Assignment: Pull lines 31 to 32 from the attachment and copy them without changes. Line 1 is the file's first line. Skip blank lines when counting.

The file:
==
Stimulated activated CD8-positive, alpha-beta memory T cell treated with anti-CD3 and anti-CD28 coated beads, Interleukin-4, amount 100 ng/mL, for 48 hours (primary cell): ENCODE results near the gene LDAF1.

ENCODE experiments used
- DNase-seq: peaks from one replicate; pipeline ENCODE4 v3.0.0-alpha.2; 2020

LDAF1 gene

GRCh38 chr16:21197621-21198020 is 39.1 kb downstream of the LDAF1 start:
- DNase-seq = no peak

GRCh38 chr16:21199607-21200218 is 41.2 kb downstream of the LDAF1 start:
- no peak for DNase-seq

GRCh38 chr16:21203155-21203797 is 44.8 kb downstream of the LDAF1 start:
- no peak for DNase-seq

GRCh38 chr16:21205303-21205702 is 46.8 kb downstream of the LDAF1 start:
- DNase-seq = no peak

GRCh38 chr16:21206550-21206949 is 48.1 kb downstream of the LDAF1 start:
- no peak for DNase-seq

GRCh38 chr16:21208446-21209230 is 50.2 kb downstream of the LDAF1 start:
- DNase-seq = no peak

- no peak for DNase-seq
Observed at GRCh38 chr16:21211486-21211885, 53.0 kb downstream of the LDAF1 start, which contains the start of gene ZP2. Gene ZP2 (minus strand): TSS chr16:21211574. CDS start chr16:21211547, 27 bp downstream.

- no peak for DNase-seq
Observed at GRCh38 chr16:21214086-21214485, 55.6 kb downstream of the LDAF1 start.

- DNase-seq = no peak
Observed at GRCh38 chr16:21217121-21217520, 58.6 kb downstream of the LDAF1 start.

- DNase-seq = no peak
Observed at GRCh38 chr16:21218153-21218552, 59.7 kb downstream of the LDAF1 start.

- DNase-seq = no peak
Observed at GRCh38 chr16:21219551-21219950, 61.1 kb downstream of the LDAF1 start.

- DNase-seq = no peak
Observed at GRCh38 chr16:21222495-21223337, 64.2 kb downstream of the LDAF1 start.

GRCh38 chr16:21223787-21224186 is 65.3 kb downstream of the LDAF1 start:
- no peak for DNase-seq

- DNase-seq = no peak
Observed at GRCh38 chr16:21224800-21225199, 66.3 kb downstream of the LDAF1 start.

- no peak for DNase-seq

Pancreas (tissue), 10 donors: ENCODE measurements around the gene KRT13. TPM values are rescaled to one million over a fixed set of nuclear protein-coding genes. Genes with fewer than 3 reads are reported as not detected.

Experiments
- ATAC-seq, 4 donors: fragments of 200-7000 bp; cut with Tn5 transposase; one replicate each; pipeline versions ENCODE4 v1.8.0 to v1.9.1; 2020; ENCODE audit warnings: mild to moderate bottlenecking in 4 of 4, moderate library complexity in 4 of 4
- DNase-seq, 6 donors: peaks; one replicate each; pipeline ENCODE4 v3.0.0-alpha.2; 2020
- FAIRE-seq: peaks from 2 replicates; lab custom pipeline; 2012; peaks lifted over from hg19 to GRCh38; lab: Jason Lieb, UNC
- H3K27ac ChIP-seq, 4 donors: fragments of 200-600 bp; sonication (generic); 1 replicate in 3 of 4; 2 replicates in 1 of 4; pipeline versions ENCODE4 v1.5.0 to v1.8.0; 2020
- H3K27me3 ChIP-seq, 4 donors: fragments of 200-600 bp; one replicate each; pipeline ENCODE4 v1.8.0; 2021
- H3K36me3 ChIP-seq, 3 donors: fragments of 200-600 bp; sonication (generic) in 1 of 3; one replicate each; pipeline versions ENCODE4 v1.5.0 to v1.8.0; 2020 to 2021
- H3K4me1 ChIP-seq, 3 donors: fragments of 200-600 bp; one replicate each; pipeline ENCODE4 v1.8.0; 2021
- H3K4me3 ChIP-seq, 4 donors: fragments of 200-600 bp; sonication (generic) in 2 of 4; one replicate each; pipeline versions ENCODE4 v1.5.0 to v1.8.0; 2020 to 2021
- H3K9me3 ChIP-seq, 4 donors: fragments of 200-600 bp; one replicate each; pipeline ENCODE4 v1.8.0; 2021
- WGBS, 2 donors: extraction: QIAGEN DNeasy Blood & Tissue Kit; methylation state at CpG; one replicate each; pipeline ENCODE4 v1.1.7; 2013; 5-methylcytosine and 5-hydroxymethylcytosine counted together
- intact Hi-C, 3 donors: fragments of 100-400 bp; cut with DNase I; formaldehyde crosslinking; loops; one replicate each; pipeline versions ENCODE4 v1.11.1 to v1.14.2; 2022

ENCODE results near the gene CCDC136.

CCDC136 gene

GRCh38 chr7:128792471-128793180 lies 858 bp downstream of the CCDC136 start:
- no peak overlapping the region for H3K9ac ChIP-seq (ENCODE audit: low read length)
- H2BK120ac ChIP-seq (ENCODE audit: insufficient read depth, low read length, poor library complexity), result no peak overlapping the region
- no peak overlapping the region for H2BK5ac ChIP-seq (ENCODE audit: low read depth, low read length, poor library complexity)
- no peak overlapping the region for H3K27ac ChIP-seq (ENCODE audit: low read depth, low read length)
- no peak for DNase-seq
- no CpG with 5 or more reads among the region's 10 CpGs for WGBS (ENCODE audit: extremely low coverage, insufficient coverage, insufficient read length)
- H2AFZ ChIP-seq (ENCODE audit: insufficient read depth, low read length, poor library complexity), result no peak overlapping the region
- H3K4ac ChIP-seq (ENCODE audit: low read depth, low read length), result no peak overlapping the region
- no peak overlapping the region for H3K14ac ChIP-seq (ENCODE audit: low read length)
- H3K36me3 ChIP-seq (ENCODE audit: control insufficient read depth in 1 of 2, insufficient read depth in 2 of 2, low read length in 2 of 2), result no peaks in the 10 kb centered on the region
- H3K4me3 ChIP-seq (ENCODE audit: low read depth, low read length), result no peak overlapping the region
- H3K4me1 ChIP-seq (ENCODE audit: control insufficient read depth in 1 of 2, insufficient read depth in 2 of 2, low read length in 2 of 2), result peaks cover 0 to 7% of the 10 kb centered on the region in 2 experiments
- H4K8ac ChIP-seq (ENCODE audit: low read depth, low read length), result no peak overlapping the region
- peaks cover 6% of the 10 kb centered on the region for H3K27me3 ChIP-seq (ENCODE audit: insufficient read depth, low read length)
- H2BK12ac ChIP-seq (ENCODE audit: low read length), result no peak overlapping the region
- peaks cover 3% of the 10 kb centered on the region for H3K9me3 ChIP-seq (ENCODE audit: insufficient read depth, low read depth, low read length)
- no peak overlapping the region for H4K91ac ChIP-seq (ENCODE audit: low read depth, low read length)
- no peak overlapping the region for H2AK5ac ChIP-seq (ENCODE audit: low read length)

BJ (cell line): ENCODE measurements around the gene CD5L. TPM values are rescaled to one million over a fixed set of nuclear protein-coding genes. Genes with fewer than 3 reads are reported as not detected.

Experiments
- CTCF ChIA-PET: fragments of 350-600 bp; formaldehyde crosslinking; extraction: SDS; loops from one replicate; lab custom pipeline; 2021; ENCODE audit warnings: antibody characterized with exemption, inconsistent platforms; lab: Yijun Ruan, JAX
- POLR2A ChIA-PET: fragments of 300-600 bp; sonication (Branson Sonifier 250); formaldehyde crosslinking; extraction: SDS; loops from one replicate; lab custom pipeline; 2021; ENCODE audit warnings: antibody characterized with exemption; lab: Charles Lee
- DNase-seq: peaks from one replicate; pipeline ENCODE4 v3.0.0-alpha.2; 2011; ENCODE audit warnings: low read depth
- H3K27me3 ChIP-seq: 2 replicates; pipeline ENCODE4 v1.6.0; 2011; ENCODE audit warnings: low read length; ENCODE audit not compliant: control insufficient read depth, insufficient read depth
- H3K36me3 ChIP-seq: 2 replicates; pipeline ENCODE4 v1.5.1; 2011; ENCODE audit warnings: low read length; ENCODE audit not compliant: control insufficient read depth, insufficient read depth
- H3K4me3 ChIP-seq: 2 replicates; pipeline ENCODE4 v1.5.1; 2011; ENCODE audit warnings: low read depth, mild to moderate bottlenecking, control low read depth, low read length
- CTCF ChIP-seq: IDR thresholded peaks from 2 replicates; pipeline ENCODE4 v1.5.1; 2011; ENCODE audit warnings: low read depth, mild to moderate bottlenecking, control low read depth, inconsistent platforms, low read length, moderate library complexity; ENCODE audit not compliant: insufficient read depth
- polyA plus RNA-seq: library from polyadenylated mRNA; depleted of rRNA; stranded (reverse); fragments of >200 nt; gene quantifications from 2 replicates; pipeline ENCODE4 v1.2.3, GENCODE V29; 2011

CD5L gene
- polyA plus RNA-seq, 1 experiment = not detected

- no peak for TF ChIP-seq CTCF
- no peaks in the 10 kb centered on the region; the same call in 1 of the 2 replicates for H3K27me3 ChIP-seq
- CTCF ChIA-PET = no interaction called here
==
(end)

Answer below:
- DNase-seq = no peak
Observed at GRCh38 chr16:21224800-21225199, 66.3 kb downstream of the LDAF1 start.